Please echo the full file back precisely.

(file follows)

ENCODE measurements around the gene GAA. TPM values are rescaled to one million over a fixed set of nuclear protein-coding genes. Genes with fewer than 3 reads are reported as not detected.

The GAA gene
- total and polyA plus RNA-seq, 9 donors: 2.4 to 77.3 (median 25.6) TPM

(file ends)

ENCODE measurements around the gene GAA. TPM values are rescaled to one million over a fixed set of nuclear protein-coding genes. Genes with fewer than 3 reads are reported as not detected.

The GAA gene
- total and polyA plus RNA-seq, 9 donors: 2.4 to 77.3 (median 25.6) TPM